Picodon

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Picodon
Cheese-picodon.png
Country of origin France
Region, town Drôme, Ardèche
Source of milk Goats
Pasteurised No
Texture Soft/hard
Aging time 2-4 weeks
Certification French AOC 1983

Picodon is a goats-milk cheese made in the region around the Rhône river in southern France. The name means "spicy" in Occitan.[1]

The cheese itself comes in a number of varieties, each small, flat and circular in shape varying from speckled white to golden in colour. Between 5 and 8 cm (2.0 and 3.1 in) in diameter and between 1.8 and 2.5 cm (0.71 and 0.98 in) in height, they range from around 40 to 100 grams. The pâte of the cheese is spicy and unusually dry, whilst retaining a smooth, fine texture.

Whilst young the cheese has a soft white rind and has a gentle, fresh taste. If aged for longer, the cheese can lose half of its weight resulting in a golden rind with a much harder centre and a more concentrated flavour.

Varieties[edit]

Picodon is manufactured in a number of varieties, each conforming to the AOC regulations. These include:

  • Picodon de l'Ardèche - (40-60g) the most common variety, with noticeable acidity.
  • Picodon de Crest - (60g) made with the highest quality milk giving a stronger flavour.
  • Picodon du Dauphiné - generally sold well matured.
  • Picodon de Dieulefit - (40-90g) sold in both young and mature varieties.
  • Picodon de la Drôme - (45g) low acidity, with both salty and sweet flavours.
  • Picodon à l'huile d'olive - marinated in bay and olive oil.

Manufacture[edit]

The lower valley of the Rhône is mostly too dry for the production of wine, but ideal for goats to feast on the sparse grass and hardy bushes that are scattered along the hillsides.

Picodon is made from milk with only a small quantity of rennet added before being poured into small moulds dotted with tiny holes. Lactic protein, frozen curd, and concentrated or powdered milk are all prohibited by regulation. The cheese is twice salted using fine, dry salt. The cheese is left to dry for at least fourteen days, although four weeks is more common.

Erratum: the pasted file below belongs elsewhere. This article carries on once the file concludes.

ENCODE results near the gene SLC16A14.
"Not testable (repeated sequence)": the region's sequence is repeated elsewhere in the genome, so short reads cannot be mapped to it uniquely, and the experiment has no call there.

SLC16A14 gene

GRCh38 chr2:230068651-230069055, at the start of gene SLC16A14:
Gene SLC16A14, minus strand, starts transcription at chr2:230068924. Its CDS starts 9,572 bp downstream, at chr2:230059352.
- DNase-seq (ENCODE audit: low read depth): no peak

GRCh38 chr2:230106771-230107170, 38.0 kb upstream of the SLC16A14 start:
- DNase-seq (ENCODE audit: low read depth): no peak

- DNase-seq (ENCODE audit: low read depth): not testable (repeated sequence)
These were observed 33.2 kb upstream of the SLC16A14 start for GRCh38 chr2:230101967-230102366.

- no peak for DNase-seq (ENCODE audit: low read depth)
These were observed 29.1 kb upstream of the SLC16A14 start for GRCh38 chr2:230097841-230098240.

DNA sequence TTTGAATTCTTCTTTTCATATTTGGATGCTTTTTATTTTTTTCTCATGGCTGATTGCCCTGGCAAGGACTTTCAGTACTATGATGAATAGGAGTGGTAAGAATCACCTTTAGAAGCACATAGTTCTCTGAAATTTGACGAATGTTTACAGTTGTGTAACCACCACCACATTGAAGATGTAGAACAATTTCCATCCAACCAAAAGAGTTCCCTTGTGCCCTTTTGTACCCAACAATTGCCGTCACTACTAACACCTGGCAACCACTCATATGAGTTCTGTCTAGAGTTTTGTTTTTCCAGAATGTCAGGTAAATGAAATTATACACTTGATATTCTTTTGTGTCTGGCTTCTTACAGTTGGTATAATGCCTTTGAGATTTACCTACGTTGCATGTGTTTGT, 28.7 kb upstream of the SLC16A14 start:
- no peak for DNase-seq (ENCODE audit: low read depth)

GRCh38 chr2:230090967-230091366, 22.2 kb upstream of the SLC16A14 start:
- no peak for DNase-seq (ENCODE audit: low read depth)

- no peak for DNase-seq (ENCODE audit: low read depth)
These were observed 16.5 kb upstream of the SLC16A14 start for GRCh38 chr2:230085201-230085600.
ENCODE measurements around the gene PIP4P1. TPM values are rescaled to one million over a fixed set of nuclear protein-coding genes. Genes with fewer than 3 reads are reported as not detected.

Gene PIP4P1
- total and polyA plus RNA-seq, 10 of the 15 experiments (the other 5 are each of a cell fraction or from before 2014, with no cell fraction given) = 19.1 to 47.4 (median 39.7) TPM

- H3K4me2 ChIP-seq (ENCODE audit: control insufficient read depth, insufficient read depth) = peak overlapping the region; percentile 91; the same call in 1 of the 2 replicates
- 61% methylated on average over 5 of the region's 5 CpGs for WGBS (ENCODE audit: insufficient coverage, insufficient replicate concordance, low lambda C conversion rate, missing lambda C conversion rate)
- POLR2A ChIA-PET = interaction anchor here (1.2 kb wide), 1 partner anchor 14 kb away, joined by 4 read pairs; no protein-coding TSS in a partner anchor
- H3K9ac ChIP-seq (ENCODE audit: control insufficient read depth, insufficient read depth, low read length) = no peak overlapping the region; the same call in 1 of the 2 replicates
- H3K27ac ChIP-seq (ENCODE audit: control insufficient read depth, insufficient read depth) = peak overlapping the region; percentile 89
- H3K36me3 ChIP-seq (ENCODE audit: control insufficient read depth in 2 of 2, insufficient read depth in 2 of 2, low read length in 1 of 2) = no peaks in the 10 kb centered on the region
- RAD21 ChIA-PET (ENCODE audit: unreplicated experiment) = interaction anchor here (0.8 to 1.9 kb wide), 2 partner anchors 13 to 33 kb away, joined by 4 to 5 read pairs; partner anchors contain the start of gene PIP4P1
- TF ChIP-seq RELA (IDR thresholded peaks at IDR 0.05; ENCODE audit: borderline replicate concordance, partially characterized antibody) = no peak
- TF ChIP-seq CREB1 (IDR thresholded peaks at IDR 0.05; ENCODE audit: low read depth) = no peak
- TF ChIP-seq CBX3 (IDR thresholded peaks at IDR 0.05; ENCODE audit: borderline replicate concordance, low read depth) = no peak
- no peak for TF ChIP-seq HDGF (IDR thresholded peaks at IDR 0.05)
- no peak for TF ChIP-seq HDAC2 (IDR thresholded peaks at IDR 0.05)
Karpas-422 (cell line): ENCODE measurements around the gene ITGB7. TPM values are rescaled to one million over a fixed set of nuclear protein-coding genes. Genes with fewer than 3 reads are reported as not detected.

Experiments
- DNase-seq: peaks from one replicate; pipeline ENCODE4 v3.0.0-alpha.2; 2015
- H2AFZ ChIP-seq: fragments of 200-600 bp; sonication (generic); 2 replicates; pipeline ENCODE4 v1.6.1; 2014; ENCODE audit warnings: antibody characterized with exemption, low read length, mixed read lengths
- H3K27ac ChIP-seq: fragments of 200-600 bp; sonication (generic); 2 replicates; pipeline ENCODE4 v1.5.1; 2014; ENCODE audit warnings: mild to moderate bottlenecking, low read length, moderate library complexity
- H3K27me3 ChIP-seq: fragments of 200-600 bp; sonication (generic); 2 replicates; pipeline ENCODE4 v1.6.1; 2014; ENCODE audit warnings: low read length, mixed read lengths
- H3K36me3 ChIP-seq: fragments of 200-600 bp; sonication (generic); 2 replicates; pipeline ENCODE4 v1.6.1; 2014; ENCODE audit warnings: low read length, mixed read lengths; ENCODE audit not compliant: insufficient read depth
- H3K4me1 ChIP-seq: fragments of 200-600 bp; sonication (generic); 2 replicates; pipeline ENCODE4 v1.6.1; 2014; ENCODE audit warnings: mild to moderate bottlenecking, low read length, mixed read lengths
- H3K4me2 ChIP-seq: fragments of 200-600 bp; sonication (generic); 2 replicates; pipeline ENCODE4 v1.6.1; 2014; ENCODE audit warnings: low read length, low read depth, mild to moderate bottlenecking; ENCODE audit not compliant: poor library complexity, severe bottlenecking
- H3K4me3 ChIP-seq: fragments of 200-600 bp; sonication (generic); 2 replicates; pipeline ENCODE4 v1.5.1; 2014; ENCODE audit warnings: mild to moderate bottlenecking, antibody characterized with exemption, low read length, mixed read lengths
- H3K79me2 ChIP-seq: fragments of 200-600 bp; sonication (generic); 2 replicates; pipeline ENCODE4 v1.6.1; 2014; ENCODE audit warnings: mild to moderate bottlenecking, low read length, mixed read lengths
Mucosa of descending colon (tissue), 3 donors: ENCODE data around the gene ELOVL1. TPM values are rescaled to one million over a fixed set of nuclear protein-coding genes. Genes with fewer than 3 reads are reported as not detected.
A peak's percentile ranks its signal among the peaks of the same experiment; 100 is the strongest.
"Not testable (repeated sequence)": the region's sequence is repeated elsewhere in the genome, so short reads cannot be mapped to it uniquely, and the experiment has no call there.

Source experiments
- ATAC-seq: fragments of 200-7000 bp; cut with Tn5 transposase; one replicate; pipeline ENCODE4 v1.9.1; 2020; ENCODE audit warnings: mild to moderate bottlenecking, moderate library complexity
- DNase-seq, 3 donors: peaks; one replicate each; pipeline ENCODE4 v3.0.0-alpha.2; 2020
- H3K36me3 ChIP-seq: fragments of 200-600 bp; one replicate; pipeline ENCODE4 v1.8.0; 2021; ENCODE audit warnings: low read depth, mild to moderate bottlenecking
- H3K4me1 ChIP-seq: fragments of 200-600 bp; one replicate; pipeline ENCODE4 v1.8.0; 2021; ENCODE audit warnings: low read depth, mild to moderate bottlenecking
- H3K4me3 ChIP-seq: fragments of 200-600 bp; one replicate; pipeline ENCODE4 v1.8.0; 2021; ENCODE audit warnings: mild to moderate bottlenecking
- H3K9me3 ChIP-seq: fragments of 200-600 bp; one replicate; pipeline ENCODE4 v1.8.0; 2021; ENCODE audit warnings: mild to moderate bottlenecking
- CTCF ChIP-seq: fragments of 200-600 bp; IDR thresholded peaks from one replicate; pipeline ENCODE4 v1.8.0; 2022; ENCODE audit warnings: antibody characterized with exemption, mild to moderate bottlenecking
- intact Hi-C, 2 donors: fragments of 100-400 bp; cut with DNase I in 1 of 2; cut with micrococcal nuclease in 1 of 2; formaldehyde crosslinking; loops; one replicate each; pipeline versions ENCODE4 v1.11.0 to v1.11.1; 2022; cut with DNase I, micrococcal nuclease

Cheeses labelled with affinage méthode Dieulefit (after the commune of Dieulefit) indicates that the affinage included hand-washing the surface of the cheese with water, following which the cheese is left to mature in covered earthenware jars for at least a month.

Production is fermier, artisanal, and industriel, and the final product is a minimum of 45% fat. Picodon is manufactured throughout the year, although fermier production only occurs between spring and autumn. In total 584 tons were produced in 2005.[2]

Manufacture primarily takes place in the departments of Ardèche and Drôme, though regulations also permit the canton of Barjac in Gard and Valréas in Vaucluse.

AOC status was granted in 1983.[3]

See also[edit]

References[edit]

  1. ^ Masui, Kazuko; Tomoko Yamada (1996). French Cheeses. Dorling Kindersley. p. 170. ISBN 0-7513-0896-X. 
  2. ^ "Le Picodon". maison-du-lait.com. 
  3. ^ "AOC Picodon". INAO.